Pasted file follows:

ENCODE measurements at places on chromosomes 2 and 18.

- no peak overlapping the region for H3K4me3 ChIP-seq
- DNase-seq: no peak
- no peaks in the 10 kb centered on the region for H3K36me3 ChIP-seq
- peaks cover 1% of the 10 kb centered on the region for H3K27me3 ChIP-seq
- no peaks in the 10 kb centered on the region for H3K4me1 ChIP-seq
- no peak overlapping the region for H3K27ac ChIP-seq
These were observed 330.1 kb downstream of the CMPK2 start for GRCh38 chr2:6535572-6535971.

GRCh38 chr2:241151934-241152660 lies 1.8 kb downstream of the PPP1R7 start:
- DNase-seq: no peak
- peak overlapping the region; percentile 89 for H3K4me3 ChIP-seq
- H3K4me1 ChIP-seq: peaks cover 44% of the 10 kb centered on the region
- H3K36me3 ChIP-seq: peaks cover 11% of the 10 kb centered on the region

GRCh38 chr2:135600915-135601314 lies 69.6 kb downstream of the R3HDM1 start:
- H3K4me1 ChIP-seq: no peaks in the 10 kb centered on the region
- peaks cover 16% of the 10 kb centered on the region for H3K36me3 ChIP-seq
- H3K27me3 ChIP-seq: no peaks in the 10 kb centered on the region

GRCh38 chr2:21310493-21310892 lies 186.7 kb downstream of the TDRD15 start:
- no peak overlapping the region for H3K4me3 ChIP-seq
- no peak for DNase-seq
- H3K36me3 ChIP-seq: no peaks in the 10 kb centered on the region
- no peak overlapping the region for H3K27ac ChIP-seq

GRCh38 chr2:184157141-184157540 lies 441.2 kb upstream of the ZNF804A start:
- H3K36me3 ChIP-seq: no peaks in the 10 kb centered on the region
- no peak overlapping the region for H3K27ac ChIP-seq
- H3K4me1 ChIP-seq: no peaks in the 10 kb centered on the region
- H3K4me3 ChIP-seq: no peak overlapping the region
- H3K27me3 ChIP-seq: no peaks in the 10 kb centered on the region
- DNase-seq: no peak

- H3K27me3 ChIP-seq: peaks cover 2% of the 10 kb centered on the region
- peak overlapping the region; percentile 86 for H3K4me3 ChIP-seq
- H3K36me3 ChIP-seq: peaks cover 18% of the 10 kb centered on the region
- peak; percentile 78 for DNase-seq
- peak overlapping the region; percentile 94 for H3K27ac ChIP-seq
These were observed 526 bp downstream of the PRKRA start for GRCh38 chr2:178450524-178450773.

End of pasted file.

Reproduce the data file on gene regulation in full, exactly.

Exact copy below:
ENCODE measurements at places on chromosomes 2 and 18.

- no peak overlapping the region for H3K4me3 ChIP-seq
- DNase-seq: no peak
- no peaks in the 10 kb centered on the region for H3K36me3 ChIP-seq
- peaks cover 1% of the 10 kb centered on the region for H3K27me3 ChIP-seq
- no peaks in the 10 kb centered on the region for H3K4me1 ChIP-seq
- no peak overlapping the region for H3K27ac ChIP-seq
These were observed 330.1 kb downstream of the CMPK2 start for GRCh38 chr2:6535572-6535971.

GRCh38 chr2:241151934-241152660 lies 1.8 kb downstream of the PPP1R7 start:
- DNase-seq: no peak
- peak overlapping the region; percentile 89 for H3K4me3 ChIP-seq
- H3K4me1 ChIP-seq: peaks cover 44% of the 10 kb centered on the region
- H3K36me3 ChIP-seq: peaks cover 11% of the 10 kb centered on the region

GRCh38 chr2:135600915-135601314 lies 69.6 kb downstream of the R3HDM1 start:
- H3K4me1 ChIP-seq: no peaks in the 10 kb centered on the region
- peaks cover 16% of the 10 kb centered on the region for H3K36me3 ChIP-seq
- H3K27me3 ChIP-seq: no peaks in the 10 kb centered on the region

GRCh38 chr2:21310493-21310892 lies 186.7 kb downstream of the TDRD15 start:
- no peak overlapping the region for H3K4me3 ChIP-seq
- no peak for DNase-seq
- H3K36me3 ChIP-seq: no peaks in the 10 kb centered on the region
- no peak overlapping the region for H3K27ac ChIP-seq

GRCh38 chr2:184157141-184157540 lies 441.2 kb upstream of the ZNF804A start:
- H3K36me3 ChIP-seq: no peaks in the 10 kb centered on the region
- no peak overlapping the region for H3K27ac ChIP-seq
- H3K4me1 ChIP-seq: no peaks in the 10 kb centered on the region
- H3K4me3 ChIP-seq: no peak overlapping the region
- H3K27me3 ChIP-seq: no peaks in the 10 kb centered on the region
- DNase-seq: no peak

- H3K27me3 ChIP-seq: peaks cover 2% of the 10 kb centered on the region
- peak overlapping the region; percentile 86 for H3K4me3 ChIP-seq
- H3K36me3 ChIP-seq: peaks cover 18% of the 10 kb centered on the region
- peak; percentile 78 for DNase-seq
- peak overlapping the region; percentile 94 for H3K27ac ChIP-seq
These were observed 526 bp downstream of the PRKRA start for GRCh38 chr2:178450524-178450773.